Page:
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Letters written by Jackie Kennedy to a British diplomat rejecting his marriage proposal years after the assassination of her husband, US president John F. Kennedy, go under the hammer in London on Wednesday.
The correspondence between Kennedy and David Ormsby Gore, Britain's ambassador to the US during Kennedy's presidency, show her explaining her reasons for not wishing to wed the former diplomat.
"We have known so much & shared & lost so much together -- Even if it isn't the way you wish now -- I hope that bond of love and pain will never be cut," she wrote to Ormsby Gore after his proposal in 1968.
"You are like my beloved beloved brother -- and mentor -- and the only original spirit I know -- as you were to Jack," she added.
Ormsby Gore had suggested a "secret marriage" during the summer of that year and said he found the categorical rejection "unbearable".
His wife was killed in a car accident in 1967 and Kennedy, whose husband was assassinated while president in 1963, had written to offer her condolences.
"Your last letter was such a cri de coeur of loneliness -- I would do anything to take that anguish from you," she told the former ambassador.
Kennedy went on to marry Greek shipping mogul Aristotle Onassis, explaining her choice in her final letter to Ormsby Gore.
"You and I have shared so many lives and deaths and hopes and pain -- we will share them forever and be forever bound together by them," she wrote.
"If ever I can find some healing and some comfort -- it has to be with someone who is not a part of all my world of past and pain -- I can find that now -- if the world will let us."
The collection of 18 letters from Kennedy to Ormsby Gore covers the period from her husband's assassination until her marriage to Onassis in 1968.
They are part of a larger cache of papers found at Ormsby Gore's family home, including correspondence from John F. Kennedy and British prime ministers, which is expected to fetch up to £150,000 ($190,000, 170,000 euros) at the sale by Bonhams auction house.
Ormsby Gore served as British ambassador from 1961 until 1965, when he returned to the UK, and died after a car crash in 1985.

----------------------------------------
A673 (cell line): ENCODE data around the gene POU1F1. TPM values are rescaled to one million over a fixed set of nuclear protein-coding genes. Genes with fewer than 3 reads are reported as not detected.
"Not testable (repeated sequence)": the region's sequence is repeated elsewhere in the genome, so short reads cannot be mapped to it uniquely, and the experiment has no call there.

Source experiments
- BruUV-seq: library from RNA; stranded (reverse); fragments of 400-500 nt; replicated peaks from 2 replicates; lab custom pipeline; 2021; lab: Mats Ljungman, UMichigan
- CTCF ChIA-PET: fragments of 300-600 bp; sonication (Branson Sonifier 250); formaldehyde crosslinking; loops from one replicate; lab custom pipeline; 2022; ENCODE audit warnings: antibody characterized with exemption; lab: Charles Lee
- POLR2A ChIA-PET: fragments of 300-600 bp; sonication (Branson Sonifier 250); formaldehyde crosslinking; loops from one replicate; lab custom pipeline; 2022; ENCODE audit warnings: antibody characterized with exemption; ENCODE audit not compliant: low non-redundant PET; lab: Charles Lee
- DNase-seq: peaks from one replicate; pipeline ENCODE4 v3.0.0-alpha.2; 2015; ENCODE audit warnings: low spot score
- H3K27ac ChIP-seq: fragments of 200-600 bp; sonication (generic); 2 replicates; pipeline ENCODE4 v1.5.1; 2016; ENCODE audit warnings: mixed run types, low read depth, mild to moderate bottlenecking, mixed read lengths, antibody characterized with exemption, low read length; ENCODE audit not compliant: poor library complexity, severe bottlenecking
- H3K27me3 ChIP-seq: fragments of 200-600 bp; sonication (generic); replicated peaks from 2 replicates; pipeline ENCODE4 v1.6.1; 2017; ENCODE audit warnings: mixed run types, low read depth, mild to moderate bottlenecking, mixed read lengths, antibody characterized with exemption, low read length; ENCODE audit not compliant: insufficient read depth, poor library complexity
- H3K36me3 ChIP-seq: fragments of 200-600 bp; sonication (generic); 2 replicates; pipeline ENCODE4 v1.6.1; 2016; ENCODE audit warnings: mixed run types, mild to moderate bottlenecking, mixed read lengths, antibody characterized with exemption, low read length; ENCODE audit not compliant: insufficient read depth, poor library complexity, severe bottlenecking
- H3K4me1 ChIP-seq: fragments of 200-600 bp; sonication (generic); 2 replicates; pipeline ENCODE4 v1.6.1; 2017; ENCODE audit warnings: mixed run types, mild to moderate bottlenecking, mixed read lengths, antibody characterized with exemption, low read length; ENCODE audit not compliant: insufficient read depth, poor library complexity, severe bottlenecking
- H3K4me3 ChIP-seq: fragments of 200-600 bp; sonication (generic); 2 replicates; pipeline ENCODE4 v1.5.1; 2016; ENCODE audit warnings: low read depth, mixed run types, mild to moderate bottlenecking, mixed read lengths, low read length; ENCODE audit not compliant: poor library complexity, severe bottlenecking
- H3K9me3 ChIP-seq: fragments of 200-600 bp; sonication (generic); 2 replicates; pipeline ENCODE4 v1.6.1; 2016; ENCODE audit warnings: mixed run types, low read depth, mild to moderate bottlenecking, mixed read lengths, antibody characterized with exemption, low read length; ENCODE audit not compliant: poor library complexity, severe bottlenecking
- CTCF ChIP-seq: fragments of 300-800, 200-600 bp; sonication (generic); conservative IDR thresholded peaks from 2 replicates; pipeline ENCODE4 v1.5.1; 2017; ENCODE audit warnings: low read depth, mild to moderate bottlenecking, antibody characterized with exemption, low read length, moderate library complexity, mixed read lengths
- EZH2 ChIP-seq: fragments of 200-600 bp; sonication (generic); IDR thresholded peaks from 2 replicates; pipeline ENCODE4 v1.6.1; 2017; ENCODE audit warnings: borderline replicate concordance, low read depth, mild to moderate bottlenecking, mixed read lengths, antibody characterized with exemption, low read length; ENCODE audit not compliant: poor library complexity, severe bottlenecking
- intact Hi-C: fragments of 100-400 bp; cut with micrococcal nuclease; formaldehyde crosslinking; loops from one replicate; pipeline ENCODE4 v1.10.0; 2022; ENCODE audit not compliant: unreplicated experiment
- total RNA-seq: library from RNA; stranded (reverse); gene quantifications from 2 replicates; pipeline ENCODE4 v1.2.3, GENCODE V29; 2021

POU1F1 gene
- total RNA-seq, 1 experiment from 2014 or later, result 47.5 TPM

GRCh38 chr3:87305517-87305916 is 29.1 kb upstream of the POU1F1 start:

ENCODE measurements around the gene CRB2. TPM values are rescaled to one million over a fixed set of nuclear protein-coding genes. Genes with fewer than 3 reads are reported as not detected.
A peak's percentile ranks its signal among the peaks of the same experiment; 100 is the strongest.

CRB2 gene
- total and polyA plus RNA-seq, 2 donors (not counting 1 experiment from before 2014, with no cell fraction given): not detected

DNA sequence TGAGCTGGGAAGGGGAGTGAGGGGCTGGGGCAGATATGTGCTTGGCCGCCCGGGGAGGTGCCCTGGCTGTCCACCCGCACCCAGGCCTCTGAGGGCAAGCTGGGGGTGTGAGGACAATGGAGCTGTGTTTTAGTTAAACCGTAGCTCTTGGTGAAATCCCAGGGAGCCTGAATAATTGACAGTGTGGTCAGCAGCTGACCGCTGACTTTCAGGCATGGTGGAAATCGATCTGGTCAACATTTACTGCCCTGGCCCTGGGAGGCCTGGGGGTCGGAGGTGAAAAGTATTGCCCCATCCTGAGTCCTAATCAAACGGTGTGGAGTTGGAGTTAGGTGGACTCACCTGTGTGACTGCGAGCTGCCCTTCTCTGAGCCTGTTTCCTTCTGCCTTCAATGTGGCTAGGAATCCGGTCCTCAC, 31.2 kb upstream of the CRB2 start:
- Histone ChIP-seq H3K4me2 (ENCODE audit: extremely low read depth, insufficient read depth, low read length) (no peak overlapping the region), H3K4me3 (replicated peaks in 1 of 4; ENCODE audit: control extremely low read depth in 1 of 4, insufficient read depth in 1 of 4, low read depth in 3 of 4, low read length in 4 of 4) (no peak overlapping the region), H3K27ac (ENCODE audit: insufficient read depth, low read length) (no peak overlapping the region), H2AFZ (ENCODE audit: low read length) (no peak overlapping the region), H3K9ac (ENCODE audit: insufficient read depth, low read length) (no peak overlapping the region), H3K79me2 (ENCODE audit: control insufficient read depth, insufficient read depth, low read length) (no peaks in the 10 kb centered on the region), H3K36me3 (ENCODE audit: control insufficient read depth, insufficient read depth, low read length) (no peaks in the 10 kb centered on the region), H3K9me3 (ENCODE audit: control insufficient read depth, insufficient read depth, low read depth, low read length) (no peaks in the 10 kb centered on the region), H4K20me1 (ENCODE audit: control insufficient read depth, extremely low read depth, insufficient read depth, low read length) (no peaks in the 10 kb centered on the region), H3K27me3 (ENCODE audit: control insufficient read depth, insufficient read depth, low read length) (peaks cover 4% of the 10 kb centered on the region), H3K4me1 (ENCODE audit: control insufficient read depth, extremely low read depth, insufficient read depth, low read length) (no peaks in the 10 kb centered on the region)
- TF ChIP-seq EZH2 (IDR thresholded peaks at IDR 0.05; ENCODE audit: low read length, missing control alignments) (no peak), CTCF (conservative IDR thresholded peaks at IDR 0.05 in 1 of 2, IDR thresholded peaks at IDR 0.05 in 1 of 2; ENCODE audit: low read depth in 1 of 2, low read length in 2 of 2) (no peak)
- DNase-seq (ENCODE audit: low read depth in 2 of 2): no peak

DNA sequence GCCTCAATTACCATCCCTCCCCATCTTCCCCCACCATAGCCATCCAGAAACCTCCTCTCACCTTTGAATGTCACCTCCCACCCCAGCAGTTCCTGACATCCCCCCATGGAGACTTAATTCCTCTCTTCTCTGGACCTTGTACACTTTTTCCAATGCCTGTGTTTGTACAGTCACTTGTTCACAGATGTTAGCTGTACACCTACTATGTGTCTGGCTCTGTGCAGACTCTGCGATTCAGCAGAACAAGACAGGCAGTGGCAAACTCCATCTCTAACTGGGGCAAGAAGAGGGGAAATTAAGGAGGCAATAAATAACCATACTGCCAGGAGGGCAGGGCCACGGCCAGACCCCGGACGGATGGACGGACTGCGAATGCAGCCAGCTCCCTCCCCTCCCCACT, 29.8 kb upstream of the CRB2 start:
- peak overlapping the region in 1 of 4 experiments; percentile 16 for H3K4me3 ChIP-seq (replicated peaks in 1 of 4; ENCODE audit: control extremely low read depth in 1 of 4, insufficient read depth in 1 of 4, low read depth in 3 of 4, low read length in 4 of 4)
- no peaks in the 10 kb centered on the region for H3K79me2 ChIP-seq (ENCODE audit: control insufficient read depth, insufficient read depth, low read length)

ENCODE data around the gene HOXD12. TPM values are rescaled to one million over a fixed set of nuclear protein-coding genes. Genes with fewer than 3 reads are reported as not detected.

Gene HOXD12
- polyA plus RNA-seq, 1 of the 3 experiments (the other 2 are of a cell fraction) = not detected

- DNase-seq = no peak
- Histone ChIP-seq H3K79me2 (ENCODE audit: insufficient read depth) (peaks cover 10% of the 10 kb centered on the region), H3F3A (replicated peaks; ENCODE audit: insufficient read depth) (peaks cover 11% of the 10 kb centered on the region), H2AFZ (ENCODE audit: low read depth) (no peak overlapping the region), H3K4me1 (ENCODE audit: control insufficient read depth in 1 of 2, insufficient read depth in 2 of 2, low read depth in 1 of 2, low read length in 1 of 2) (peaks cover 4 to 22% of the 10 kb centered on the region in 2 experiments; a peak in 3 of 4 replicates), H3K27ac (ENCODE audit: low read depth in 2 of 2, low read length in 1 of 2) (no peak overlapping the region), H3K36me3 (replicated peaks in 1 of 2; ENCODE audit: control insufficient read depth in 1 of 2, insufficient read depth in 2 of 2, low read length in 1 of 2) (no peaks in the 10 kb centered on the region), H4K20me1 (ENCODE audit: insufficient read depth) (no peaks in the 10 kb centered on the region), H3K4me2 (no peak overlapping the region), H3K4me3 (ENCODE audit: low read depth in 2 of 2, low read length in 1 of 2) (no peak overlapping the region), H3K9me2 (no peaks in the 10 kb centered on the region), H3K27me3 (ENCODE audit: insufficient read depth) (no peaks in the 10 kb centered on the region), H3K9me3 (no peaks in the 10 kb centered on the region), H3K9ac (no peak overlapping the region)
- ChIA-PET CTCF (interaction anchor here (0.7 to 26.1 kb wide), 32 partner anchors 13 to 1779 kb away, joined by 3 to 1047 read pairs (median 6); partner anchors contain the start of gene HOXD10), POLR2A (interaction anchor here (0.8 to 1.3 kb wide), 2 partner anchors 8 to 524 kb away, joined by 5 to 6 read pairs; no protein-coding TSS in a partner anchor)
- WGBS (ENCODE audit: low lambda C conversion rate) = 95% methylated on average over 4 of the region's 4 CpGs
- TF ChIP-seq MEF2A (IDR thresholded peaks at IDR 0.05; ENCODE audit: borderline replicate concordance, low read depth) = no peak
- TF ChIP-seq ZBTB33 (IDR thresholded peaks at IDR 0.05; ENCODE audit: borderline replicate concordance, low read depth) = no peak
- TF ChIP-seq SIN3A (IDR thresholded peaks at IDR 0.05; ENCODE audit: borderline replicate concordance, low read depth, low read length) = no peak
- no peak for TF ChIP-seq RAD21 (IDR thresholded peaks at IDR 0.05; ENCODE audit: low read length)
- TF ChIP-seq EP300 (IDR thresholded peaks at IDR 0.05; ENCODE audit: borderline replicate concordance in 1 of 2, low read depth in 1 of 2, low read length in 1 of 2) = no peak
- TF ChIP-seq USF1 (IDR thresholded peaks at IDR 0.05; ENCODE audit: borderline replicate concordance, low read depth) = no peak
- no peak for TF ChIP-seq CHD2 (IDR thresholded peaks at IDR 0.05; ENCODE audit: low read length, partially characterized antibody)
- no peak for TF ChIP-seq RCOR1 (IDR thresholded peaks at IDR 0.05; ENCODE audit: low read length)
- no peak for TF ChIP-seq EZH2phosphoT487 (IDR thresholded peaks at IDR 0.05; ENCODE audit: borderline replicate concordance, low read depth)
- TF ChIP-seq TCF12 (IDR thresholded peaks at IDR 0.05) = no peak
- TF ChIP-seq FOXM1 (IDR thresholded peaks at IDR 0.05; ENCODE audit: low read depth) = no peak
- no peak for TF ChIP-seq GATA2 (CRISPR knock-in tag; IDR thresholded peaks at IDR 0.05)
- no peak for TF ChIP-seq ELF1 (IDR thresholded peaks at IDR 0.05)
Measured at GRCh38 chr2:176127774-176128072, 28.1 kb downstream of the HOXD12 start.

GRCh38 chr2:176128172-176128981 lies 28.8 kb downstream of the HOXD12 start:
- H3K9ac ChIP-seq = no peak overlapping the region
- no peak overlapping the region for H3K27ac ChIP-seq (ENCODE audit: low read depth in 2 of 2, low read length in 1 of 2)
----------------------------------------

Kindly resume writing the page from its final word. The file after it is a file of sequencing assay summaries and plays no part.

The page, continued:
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A federal judge on Tuesday approved a $97 million settlement in a lawsuit over drinking water contamination in the US city of Flint, Michigan, requiring that all lead pipes be replaced.
The agreement comes almost three years after lead first began to contaminate the drinking water of the hard-scrabble Midwestern city near the US automotive capital of Detroit, due to a switch to a more corrosive water source that had not been properly treated to protect aging underground pipes.
The lead contamination, initially denied by state and local officials, poisoned thousands of children. The tainted water caused the deaths of 12 people from Legionnaire's disease, officials said.
According to the state's top law enforcement official who is now investigating the crisis, a $200-a-day water treatment would have prevented the lead leaching.
The settlement requires that all of Flint's lead and galvanized steel pipes be replaced within three years. The state must also guarantee the availability of water filters through 2018 and provide bottled water at least until September.
US District Court Judge David Lawson will monitor the settlement's implementation.
"For the first time, there will be an enforceable commitment to get the lead pipes out of the ground. The people of Flint are owed at least this much," said Dimple Chaudhary, a senior attorney with the Natural Resources Defense Council.
The NRDC is one of the groups that brought the lawsuit along with Flint area pastors and the Michigan chapter of the American Civil Liberties Union.
Flint resident Melissa Mays was also a party to the suit.
"This is a win for the people of Flint," Mays said in a statement. "The greatest lesson I've learned from Flint's water crisis is that change only happens when you get up and make your voice heard."
Almost half of the money in the settlement will come directly from the state of Michigan, with the rest allocated by the US Congress.
Michigan Governor Rick Snyder supported the settlement, saying it was the best path forward for Flint.
"While the settlement provides for commitments to many different resources, the state will continue striving to work on many priorities to ensure the city of Flint has a positive future," Snyder said in a statement.
Thirteen current and former government officials have been criminally charged in the ongoing investigation of the handling of the water crisis and the decisions that caused it.
Michigan Attorney General Bill Schuette has also sued two water engineering companies, the French firm Veolia and the Texas-based Lockwood, Andrews & Newnam, claiming they failed to prevent or properly address the crisis.
The two companies have denied wrongdoing.
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